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Spinal cord segmentation and disability prediction in multiple sclerosis using novel optimization and machine learning methods

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Thesis type
(Thesis) M.Sc.
Date created
Multiple sclerosis studies show a correlation between spinal cord atrophy and physical disability, indicating the potential use of atrophy as a biomarker to monitor disease progression. To quantify spinal cord atrophy, clinicians need to accurately measure the cord and determine which cord properties consistently capture tissue loss. We address these needs by making three contributions: (i) a novel algorithm to segment the spinal cord by finding the globally optimal minimal path in six dimensions; (ii) a machine learning spinal cord segmentation approach where we introduce the concept of global geometric features into decision forests to address the first algorithm's limitations; and (iii) novel morphological and appearance features extracted from magnetic resonance images (MRI) and corresponding spinal cord segmentations that are combined to predict the physical disability of patients with multiple sclerosis. Our results demonstrate improvements over state-of-the-art spinal cord segmentation methods and improved prediction of clinical disability from MRI data.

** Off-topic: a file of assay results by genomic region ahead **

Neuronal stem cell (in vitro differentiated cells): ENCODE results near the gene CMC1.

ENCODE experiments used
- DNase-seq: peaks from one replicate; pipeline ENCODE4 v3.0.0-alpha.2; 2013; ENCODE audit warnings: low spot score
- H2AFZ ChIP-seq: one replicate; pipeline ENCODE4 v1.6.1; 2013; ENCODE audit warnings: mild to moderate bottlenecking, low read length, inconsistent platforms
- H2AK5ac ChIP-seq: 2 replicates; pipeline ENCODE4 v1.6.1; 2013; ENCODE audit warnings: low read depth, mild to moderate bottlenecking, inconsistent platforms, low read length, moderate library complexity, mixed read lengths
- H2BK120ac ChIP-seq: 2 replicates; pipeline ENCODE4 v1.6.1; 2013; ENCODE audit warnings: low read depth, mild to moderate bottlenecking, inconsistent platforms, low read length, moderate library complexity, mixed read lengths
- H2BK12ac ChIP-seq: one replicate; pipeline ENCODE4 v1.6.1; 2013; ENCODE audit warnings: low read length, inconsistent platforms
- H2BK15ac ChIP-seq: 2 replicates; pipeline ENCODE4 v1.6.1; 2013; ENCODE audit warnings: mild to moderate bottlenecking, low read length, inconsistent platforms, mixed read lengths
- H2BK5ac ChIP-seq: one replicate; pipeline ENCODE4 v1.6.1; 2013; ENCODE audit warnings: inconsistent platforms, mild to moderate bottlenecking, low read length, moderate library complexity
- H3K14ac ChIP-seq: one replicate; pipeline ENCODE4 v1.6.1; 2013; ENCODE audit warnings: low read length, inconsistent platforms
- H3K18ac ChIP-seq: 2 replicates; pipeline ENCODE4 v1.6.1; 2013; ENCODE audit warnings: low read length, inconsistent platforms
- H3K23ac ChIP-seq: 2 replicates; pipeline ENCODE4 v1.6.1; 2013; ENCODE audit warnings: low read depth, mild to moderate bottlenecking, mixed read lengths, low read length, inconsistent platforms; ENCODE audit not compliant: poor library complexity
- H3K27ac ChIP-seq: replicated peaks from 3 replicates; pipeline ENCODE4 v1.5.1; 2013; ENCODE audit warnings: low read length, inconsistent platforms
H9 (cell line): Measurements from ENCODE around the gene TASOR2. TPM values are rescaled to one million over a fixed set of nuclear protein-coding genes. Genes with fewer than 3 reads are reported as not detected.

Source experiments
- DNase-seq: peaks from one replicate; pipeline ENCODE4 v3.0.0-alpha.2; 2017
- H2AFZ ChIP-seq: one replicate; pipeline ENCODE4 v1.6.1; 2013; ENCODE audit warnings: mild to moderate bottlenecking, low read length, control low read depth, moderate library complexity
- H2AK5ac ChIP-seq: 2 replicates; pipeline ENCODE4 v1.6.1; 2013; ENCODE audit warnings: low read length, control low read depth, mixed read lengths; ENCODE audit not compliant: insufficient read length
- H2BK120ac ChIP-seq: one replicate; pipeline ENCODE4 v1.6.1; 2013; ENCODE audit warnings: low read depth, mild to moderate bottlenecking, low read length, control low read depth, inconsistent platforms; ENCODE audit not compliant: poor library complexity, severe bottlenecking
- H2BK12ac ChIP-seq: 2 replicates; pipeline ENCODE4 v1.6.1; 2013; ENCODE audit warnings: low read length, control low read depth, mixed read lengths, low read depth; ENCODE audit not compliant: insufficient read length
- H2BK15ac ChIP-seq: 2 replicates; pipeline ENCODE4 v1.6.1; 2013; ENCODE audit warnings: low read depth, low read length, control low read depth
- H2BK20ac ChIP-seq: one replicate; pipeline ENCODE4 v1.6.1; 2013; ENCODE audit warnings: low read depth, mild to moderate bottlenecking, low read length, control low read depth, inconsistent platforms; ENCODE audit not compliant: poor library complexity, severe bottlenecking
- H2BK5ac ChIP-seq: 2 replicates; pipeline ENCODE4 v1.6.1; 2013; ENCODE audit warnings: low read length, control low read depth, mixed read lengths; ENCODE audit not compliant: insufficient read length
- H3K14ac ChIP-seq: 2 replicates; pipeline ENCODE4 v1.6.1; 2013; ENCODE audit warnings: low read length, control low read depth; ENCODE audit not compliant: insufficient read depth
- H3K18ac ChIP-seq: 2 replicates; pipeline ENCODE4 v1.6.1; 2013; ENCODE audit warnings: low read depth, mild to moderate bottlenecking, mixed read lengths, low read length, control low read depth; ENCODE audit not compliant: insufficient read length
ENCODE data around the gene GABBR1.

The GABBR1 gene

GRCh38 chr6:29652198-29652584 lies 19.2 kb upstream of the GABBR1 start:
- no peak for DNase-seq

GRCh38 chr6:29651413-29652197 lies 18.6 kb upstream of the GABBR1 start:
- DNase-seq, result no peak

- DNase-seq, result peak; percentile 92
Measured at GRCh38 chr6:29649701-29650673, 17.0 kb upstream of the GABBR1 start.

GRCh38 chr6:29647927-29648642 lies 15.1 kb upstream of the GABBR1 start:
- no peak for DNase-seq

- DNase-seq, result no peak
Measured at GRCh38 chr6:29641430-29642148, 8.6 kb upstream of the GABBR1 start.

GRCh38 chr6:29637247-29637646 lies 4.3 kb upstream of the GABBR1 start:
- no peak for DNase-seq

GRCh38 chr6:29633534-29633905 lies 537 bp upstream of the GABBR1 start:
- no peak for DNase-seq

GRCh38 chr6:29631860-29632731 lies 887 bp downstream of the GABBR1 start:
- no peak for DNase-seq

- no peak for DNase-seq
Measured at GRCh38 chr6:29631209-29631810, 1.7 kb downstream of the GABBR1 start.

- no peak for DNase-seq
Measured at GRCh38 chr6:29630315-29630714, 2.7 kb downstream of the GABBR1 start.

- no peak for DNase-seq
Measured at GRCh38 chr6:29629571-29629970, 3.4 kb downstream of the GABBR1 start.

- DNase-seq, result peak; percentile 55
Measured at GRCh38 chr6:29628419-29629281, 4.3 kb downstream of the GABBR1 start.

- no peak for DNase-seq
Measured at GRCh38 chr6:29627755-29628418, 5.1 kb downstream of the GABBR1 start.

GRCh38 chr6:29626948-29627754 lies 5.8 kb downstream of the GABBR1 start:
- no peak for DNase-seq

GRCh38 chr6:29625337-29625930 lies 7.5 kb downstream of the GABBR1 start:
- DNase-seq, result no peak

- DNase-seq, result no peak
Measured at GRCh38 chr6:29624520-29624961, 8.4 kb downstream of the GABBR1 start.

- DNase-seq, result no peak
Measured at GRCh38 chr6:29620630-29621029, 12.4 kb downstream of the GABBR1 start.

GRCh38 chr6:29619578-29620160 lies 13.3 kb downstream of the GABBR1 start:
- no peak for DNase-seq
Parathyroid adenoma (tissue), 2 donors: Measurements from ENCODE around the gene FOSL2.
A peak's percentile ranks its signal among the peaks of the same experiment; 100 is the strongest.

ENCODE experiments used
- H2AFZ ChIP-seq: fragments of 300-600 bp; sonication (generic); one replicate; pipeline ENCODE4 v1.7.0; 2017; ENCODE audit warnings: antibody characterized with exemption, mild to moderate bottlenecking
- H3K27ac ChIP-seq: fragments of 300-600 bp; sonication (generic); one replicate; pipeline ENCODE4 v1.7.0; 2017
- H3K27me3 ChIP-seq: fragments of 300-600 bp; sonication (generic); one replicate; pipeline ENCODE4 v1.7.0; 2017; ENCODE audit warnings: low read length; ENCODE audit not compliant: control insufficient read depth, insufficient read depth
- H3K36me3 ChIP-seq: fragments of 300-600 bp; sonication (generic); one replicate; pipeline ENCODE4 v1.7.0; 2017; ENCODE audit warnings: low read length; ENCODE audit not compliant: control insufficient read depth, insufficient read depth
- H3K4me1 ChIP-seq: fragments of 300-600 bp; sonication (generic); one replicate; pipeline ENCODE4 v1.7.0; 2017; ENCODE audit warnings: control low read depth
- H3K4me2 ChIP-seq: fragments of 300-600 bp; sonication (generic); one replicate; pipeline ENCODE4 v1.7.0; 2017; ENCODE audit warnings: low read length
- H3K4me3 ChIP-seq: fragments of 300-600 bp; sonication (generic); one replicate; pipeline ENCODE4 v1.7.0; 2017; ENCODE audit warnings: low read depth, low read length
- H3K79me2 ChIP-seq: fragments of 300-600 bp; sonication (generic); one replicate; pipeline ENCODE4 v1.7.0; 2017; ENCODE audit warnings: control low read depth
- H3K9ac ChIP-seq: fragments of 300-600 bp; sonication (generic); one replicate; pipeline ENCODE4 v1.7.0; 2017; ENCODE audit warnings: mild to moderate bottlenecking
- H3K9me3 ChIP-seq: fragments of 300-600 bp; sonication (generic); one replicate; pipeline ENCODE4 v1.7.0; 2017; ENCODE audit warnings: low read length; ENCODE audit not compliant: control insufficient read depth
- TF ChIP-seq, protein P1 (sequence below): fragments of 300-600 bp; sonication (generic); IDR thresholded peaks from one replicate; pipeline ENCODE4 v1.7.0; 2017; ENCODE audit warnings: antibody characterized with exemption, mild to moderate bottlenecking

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Scholarly level
Supervisor or Senior Supervisor
Thesis advisor: Hamarneh, Ghassan
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